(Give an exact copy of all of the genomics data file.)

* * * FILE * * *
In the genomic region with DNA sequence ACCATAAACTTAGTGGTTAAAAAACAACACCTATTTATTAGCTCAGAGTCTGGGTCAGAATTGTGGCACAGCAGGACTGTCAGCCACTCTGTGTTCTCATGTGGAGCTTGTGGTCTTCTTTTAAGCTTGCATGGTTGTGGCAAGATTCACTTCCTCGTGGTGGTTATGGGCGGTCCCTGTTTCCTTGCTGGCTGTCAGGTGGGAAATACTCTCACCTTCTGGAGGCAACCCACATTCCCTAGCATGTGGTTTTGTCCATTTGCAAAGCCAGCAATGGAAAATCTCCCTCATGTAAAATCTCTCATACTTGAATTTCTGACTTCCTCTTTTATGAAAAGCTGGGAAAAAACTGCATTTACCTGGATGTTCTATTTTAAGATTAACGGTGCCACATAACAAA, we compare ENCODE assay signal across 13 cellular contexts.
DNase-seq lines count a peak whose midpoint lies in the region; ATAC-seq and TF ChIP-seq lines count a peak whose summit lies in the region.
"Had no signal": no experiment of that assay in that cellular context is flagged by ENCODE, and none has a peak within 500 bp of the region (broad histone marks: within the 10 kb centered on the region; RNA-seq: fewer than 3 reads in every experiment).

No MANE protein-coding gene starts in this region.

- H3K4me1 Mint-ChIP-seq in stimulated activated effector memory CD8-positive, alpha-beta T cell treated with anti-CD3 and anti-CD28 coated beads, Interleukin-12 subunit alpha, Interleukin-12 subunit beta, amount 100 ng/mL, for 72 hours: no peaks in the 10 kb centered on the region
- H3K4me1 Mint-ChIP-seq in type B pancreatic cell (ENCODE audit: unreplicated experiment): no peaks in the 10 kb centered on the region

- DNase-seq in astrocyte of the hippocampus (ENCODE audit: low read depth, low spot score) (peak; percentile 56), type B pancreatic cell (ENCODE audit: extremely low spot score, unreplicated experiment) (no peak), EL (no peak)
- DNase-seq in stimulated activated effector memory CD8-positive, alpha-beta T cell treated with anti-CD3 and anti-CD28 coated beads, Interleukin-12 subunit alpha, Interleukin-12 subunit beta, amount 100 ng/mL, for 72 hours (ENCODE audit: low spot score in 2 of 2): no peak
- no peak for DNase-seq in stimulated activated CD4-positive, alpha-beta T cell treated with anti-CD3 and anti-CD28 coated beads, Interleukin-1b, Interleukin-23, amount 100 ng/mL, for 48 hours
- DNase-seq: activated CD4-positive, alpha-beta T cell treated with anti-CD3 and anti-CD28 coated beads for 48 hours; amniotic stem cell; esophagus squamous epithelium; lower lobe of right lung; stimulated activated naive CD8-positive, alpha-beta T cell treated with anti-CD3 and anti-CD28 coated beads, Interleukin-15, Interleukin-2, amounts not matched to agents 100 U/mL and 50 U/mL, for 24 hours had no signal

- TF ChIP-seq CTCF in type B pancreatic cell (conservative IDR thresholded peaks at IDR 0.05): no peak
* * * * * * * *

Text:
In the genomic region with DNA sequence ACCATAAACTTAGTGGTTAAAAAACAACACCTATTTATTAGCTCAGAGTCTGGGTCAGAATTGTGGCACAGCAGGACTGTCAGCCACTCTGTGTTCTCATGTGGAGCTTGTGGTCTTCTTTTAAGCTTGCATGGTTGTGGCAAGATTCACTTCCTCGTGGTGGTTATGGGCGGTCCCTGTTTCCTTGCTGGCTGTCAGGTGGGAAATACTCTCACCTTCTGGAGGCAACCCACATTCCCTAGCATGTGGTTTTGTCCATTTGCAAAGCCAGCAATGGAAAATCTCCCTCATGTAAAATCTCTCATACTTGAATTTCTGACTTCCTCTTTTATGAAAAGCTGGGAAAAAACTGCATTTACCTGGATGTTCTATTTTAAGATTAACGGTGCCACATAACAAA, we compare ENCODE assay signal across 13 cellular contexts.
DNase-seq lines count a peak whose midpoint lies in the region; ATAC-seq and TF ChIP-seq lines count a peak whose summit lies in the region.
"Had no signal": no experiment of that assay in that cellular context is flagged by ENCODE, and none has a peak within 500 bp of the region (broad histone marks: within the 10 kb centered on the region; RNA-seq: fewer than 3 reads in every experiment).

No MANE protein-coding gene starts in this region.

- H3K4me1 Mint-ChIP-seq in stimulated activated effector memory CD8-positive, alpha-beta T cell treated with anti-CD3 and anti-CD28 coated beads, Interleukin-12 subunit alpha, Interleukin-12 subunit beta, amount 100 ng/mL, for 72 hours: no peaks in the 10 kb centered on the region
- H3K4me1 Mint-ChIP-seq in type B pancreatic cell (ENCODE audit: unreplicated experiment): no peaks in the 10 kb centered on the region

- DNase-seq in astrocyte of the hippocampus (ENCODE audit: low read depth, low spot score) (peak; percentile 56), type B pancreatic cell (ENCODE audit: extremely low spot score, unreplicated experiment) (no peak), EL (no peak)
- DNase-seq in stimulated activated effector memory CD8-positive, alpha-beta T cell treated with anti-CD3 and anti-CD28 coated beads, Interleukin-12 subunit alpha, Interleukin-12 subunit beta, amount 100 ng/mL, for 72 hours (ENCODE audit: low spot score in 2 of 2): no peak
- no peak for DNase-seq in stimulated activated CD4-positive, alpha-beta T cell treated with anti-CD3 and anti-CD28 coated beads, Interleukin-1b, Interleukin-23, amount 100 ng/mL, for 48 hours
- DNase-seq: activated CD4-positive, alpha-beta T cell treated with anti-CD3 and anti-CD28 coated beads for 48 hours; amniotic stem cell; esophagus squamous epithelium; lower lobe of right lung; stimulated activated naive CD8-positive, alpha-beta T cell treated with anti-CD3 and anti-CD28 coated beads, Interleukin-15, Interleukin-2, amounts not matched to agents 100 U/mL and 50 U/mL, for 24 hours had no signal

- TF ChIP-seq CTCF in type B pancreatic cell (conservative IDR thresholded peaks at IDR 0.05): no peak